The artists in HERE&NOW20 use their work as a means to problematise binaries, to explore sites of desire and to provide safe spaces for communities. The exhibition aims to dismantle dominant heteronormative narratives by encouraging intergenerational dialogues that highlight the continued resistance of queer culture.
Image: Andrew Nicholls, The Last Judgement (detail), 2016-2018, archival ink pen on watercolour paper, 12 panels, each 76 x 57 cm. Artbank collection, commissioned 2016.
Taking its title from Madison Bycroft's 2013 video work, (Un)ladylike acts for every lady lacking (Gift of the King), this exhibition features a suite of recent donations and acquisitions from the Cruthers Collection of Women's Art.
'Women artists' frequently wrestle with the conundrum of being defined as such, as patriarchal expectations associated with that position can be reinforced by attempts at both celebration and critique. This selection of artworks – including works by Bycroft, Sarah Contos, Kate Just and Maria Kozic – variously reject, embrace and wield gendered perspectives, offering a provocative survey of attitudes toward art practice and its politics.
Devised by former CCWA curator Gemma Weston and curated by current CCWA curator Lee Kinsella.
Image: Madison Bycroft, (Un)Ladylike acts for every lady lacking (Gift to the King) (detail), 2013, still from single-channel digital video, colour, sound, 3:58 loop, Cruthers Collection of Women's Art, the University of Western Australia. (c) Courtesy of the artist.
This exhibition explores a selection of paintings from the Berndt Museum of Anthropology's Ronald M. and Catherine H. Berndt Collection.
The artworks featured cut across religion, royalty and everyday life in India from various contexts and social perspectives. By sharing these works with the public, we hope to celebrate our connections to the Indo-Pacific region.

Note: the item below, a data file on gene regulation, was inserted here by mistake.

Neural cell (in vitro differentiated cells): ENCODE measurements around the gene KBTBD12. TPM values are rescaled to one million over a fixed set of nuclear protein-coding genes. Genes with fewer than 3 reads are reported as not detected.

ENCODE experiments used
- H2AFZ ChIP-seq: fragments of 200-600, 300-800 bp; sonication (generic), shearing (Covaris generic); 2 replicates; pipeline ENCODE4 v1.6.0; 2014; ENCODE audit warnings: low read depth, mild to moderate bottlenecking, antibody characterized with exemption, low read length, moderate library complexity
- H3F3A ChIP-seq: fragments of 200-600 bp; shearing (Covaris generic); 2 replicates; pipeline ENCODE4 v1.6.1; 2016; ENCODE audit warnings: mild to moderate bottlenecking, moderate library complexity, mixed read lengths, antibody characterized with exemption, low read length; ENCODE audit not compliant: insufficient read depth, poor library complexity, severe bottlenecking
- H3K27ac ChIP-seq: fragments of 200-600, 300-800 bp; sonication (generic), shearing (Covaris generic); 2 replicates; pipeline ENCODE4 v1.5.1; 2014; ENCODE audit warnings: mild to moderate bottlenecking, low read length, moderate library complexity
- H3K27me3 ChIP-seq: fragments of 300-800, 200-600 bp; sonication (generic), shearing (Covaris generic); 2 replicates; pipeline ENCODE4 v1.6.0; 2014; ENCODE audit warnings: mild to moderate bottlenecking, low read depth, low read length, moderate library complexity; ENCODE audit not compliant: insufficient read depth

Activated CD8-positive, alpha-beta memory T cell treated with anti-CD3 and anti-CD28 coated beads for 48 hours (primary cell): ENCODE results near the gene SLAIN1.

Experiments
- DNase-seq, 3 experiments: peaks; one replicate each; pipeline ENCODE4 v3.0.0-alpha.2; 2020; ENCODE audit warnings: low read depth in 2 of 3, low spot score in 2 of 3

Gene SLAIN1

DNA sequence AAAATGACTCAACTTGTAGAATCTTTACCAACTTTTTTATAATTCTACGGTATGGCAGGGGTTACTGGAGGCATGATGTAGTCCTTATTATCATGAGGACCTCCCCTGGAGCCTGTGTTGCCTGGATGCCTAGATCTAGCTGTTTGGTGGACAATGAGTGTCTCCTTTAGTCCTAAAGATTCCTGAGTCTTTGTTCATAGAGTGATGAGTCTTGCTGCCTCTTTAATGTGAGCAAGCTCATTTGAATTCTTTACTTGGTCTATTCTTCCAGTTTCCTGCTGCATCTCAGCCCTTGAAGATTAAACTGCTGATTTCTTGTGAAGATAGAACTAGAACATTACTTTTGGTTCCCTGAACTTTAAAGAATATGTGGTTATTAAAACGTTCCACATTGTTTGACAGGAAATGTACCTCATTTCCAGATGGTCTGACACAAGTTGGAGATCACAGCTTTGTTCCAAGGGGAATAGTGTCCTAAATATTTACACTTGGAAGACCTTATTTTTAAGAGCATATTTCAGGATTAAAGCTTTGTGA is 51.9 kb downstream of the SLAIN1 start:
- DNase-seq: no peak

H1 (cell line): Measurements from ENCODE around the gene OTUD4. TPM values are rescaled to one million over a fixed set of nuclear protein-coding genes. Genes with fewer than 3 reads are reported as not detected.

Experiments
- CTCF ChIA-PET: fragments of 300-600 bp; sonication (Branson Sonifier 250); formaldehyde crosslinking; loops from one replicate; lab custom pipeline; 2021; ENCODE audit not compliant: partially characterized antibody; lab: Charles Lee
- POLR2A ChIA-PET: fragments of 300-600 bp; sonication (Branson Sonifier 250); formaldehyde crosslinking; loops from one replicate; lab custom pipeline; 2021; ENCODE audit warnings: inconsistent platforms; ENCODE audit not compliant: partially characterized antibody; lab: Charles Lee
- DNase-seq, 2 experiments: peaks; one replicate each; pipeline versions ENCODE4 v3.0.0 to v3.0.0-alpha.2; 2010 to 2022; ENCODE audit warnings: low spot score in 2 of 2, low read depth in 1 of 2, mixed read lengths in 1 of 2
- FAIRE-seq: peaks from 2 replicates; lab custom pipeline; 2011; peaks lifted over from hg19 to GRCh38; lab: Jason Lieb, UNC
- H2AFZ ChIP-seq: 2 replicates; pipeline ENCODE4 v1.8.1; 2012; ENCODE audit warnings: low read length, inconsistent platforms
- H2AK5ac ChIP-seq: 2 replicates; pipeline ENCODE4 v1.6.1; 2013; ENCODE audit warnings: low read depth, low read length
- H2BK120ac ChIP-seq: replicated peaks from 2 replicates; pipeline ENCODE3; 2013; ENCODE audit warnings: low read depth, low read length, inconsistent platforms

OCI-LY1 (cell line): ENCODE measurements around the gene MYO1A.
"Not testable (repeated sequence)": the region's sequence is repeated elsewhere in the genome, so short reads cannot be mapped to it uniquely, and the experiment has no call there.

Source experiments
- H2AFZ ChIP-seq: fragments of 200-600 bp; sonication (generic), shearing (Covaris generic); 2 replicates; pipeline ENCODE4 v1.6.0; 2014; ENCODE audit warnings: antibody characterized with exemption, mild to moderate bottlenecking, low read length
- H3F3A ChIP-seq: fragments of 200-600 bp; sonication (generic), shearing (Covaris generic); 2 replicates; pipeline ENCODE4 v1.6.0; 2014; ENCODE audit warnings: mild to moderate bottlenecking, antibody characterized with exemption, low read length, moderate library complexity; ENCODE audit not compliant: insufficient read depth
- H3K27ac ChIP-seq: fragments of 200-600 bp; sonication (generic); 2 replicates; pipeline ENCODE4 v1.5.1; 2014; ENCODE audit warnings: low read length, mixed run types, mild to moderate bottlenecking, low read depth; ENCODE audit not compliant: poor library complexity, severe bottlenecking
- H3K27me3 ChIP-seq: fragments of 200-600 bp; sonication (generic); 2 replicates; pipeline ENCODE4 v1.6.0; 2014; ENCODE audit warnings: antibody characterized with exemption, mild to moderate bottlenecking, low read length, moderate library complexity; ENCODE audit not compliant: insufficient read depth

Image: Rama & Lakshamana, in the fight against Ravana, just outside Lanka, Indian 16th - 18th century. Opaque watercolour on paper, 28.4 x 20.2 cm. Gifted by RM & CH Berndt, Berndt Museum of Anthropology Collection [1994/0868].
Ross Seaton has been making extraordinary paintings and drawings in his front garden in Nedlands for the past 30 years. A well-known figure in the area, renowned for his long walks along Stirling Highway to the ocean, Seaton has documented his complex and interdisciplinary view of the world in paintings and drawings. The first large-scale exhibition devoted to his work, The Master of Nedlands brings together a selection of Seaton's compelling works to document the artist's unique vision.
Image: Ross Seaton, Untitled, 2017-2018, acrylic on plastic, 400 x 1000 cm, courtesy the artist.
Nearly half of the Cruthers Collection of Women's Art consists of works on paper, including a substantial holding of editioned prints and screenprinted political posters. Works on paper have traditionally been considered secondary to media such as sculpture or painting, thought of as visual research, preliminary material or in the case of printmaking, a more affordable entry point to the art market.
Papercut challenges two 'canons', offering an alternative view on art history via a dynamic and eclectic survey of paper-based practice by Australian women artists, including Mary MacQueen, Barbara Brash, Lesbia Thorpe, Joy Hester, Rosella Namok, Arelene Textaqueen, Joan Stokes, Julia Church and many more.Image: Joy Hester, Untitled [Figure with doll], c. 1948, watercolour, 48 x 38.5 cm, Cruthers Collection of Women’s Art, the University of Western Australia, CCWA 406, © Joy Hester/Copyright Agency, 2019.
Download the 2020 Exhibition Program Brochure
Exhibition program is subject to change. Please check our website closer to the exhibition dates.